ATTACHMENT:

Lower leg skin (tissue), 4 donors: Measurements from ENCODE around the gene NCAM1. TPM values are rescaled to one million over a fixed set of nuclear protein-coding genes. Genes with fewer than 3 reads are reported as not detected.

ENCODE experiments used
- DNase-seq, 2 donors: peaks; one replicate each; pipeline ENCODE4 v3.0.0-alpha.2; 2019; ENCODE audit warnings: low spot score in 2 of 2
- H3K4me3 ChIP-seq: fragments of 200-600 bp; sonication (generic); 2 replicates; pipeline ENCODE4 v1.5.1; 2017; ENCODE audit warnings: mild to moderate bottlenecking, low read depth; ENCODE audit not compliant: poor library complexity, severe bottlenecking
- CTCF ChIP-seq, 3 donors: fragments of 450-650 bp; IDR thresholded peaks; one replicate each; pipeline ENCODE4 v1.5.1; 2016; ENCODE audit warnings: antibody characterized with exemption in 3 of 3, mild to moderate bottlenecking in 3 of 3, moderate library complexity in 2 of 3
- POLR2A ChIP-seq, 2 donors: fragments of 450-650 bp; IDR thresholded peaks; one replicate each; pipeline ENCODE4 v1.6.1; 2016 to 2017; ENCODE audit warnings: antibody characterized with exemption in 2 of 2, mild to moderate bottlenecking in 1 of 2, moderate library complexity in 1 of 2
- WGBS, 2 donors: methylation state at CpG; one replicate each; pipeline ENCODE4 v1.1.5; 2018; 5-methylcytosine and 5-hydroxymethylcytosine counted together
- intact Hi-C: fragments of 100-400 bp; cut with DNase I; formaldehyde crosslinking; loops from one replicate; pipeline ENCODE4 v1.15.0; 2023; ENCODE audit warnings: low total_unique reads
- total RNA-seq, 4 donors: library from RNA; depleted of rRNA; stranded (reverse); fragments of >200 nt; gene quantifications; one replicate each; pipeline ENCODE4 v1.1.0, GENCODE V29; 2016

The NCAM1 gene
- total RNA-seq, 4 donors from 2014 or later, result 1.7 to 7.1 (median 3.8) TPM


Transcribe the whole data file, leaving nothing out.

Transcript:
Lower leg skin (tissue), 4 donors: Measurements from ENCODE around the gene NCAM1. TPM values are rescaled to one million over a fixed set of nuclear protein-coding genes. Genes with fewer than 3 reads are reported as not detected.

ENCODE experiments used
- DNase-seq, 2 donors: peaks; one replicate each; pipeline ENCODE4 v3.0.0-alpha.2; 2019; ENCODE audit warnings: low spot score in 2 of 2
- H3K4me3 ChIP-seq: fragments of 200-600 bp; sonication (generic); 2 replicates; pipeline ENCODE4 v1.5.1; 2017; ENCODE audit warnings: mild to moderate bottlenecking, low read depth; ENCODE audit not compliant: poor library complexity, severe bottlenecking
- CTCF ChIP-seq, 3 donors: fragments of 450-650 bp; IDR thresholded peaks; one replicate each; pipeline ENCODE4 v1.5.1; 2016; ENCODE audit warnings: antibody characterized with exemption in 3 of 3, mild to moderate bottlenecking in 3 of 3, moderate library complexity in 2 of 3
- POLR2A ChIP-seq, 2 donors: fragments of 450-650 bp; IDR thresholded peaks; one replicate each; pipeline ENCODE4 v1.6.1; 2016 to 2017; ENCODE audit warnings: antibody characterized with exemption in 2 of 2, mild to moderate bottlenecking in 1 of 2, moderate library complexity in 1 of 2
- WGBS, 2 donors: methylation state at CpG; one replicate each; pipeline ENCODE4 v1.1.5; 2018; 5-methylcytosine and 5-hydroxymethylcytosine counted together
- intact Hi-C: fragments of 100-400 bp; cut with DNase I; formaldehyde crosslinking; loops from one replicate; pipeline ENCODE4 v1.15.0; 2023; ENCODE audit warnings: low total_unique reads
- total RNA-seq, 4 donors: library from RNA; depleted of rRNA; stranded (reverse); fragments of >200 nt; gene quantifications; one replicate each; pipeline ENCODE4 v1.1.0, GENCODE V29; 2016

The NCAM1 gene
- total RNA-seq, 4 donors from 2014 or later, result 1.7 to 7.1 (median 3.8) TPM